A sad farewell was bid to “the grande dame of Union Street” 40 years ago when upmarket Aberdeen department store Watt and Grant closed down.
Watt and Grant opened its doors in an expansive and handsome building on the corner of Dee Street and Union Street in 1882.
It was an expensive and exclusive drapery, providing the very finest clothing and wares to well-heeled Victorian Aberdonians.
But the once beautiful shop succumbed to changing high street trends and unable to compete with the lure of shopping malls, closed in November 1981 – just a year shy of its centenary.
Watt and Grant started life as a modest silk mercers, glovers and outfitters – the original Alexander Watt and John Grant risking all their capital to open the shop.
But it was said with the duo’s “honest dealing and hard work the venture could not fail to be a success”.
It didn’t take long for Watt and Grant to become a popular shopping destination and restaurant, bringing the latest London trends to the north-east.
And they were trailblazers in the city when they employed a female assistant for the “fancy counter” at a time when Aberdeen shops were almost always staffed by men.
On a weekly basis, the advertising columns of the Press and Journal and Evening Express groaned under Watt and Grant adverts boasting stock of curtains and upholstery in the finest chenille, damask and silk fabrics.
Watt and Grant’s success grew quickly and attracted a wide patronage, not just in the city but in the district too.
The firm said its success was due to exquisite customer service, which was “something so precious that its value could not be measured in pounds, shilling and pence”.
And by the 1890s it was billing itself as Aberdeen’s “fancy” department store bringing global goods to the Granite City.
It sold cashmere stockings from 1 shilling a pair, hand-stitched Japanese silk hankies at 11.5p each, corsets, Irish linen, English lavender water, charming silk blouses and ladies’ tennis shoes.
In the Mantel Department, customers could peruse “an extensive stock of materials and trimmings for copying the Paris and London models”.
Hitting half-century milestone in 1932
Watt and Grant stormed into the 20th Century, becoming the city’s trendy shopping destination, school uniform outfitter and it also expanded into childrenswear and toys.
And the firm’s workforce had also expanded with 200 members of staff employed by its 25th anniversary in 1907.
Watt and Grant’s employees were always meticulously turned out in outfits of black dresses or suits, and for the women, accompanying black stockings and black satin shoes.
By the time it hit its half-century birthday in the 1930s, the next generation of Watts had taken over.
“Hats off to the past, coats off to the future” was the theme of the firm’s 50th anniversary celebrations in 1932 – an apt idiom for a drapers and outfitters.
The milestone was marked with a dinner dance for 250 staff and guests in the ballroom at the Music Hall on November 25.
In his speech, Mr Watt said the firm “had played a noble part in the business life of Aberdeen” and he ventured to hope that after 50 years they were “still many miles from journey’s end”.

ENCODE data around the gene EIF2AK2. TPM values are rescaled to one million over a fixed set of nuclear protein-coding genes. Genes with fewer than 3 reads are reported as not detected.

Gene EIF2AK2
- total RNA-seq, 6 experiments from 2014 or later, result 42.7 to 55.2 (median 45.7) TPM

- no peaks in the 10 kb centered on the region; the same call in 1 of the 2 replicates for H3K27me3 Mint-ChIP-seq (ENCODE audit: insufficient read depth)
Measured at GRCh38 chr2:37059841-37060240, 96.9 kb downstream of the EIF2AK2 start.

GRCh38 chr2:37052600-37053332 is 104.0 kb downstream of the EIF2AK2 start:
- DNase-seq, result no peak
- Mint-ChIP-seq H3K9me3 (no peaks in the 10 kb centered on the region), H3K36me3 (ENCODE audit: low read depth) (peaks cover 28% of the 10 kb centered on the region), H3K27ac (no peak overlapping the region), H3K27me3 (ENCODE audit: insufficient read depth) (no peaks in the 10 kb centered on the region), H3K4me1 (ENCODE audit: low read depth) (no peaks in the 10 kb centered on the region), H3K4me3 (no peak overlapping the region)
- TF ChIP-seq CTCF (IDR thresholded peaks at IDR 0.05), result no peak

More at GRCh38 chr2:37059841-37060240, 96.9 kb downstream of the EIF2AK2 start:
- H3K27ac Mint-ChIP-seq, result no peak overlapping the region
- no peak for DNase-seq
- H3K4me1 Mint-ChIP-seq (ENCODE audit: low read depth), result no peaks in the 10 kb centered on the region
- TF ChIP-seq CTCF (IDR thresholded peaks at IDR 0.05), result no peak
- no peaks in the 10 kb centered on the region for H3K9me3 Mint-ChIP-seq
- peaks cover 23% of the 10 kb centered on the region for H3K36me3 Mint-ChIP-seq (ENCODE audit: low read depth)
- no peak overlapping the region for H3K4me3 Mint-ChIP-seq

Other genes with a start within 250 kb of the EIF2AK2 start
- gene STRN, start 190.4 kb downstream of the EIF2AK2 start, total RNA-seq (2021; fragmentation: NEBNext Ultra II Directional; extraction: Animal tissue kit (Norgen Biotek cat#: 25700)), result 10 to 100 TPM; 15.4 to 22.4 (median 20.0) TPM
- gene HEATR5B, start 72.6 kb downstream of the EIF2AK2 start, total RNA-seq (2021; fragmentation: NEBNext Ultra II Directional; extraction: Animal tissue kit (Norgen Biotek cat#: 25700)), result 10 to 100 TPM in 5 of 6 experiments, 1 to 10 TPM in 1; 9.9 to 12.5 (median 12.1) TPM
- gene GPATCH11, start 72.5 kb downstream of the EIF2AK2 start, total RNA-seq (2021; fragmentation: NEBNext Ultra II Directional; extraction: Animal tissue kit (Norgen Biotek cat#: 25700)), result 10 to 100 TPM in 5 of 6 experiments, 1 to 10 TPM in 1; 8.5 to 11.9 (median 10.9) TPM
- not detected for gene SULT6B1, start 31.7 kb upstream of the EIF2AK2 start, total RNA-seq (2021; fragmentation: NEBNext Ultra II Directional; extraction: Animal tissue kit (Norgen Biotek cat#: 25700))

While director Mr Brown said “faces in the store came and went, but the spirit of the house remained the same”.
There was change in 1952 when House of Fraser took over – the company’s fifth acquisition in Aberdeen – but the household name Watt and Grant remained.
As well as selling the designer trends from Paris, Watt and Grant famously hosted fashion shows across the road at the Music Hall.
In 1956, it was reported in the Press and Journal that “women gasped with delight” at the sight of the “arrow line” of Dior.
A ‘genteel jumble sale’
The 1960s saw House of Fraser acquire Wylie’s bookshop at nearby 247 Union Street, expanding Watt and Grant’s reach and offerings even more.
But by the 1960s and 70s, the face of fashion and retail had changed dramatically, and society had moved on from couture and debutante balls.
Haute couture was no longer in vogue, and traditional shops like Watt and Grant struggled to compete with the rise in ready-to-wear fast fashion and the latest trends from Swinging London.
Watt and Grant’s demise continued and in 1981, it was announced that House of Fraser was closing the store to concentrate its Aberdeen operations in its own premises on the corner of Market Street and Union Street.
It was a sad prospect for staff members, particularly the longest-serving shop ladies: Phyllis Sievwright in charge of linens, Eveline Minty in charge of millinery and Ricci Cameron in charge of underwear.
Many of the female staff joined straight from school and said it meant “entering a glamorous and exclusive little world”.
Miss Seivwright started as a door-girl in 1952 greeting well-to-do Aberdonians from their carriages or large cars before rising through the ranks head of linens.
While Miss Minty had joined the workforce in 1954 as an assistant in the hat department before being promoted to buyer.
It was a role that took her from the Granite City to the fashion shows of Paris, Milan, Florence and Geneva.
But the shop that was founded in booming Victorian Aberdeen could not survive the economic bust of 1981 long enough to mark its 100th anniversary in 1982.
Watt and Grant’s closing date was pulled forward from January 1982 to November 1981.
In the final days of its closing down sale before the hoardings went up for good, what was once “the most fashionable shopping centre in the north of Scotland” was said to be more akin to “a genteel jumble sale”.
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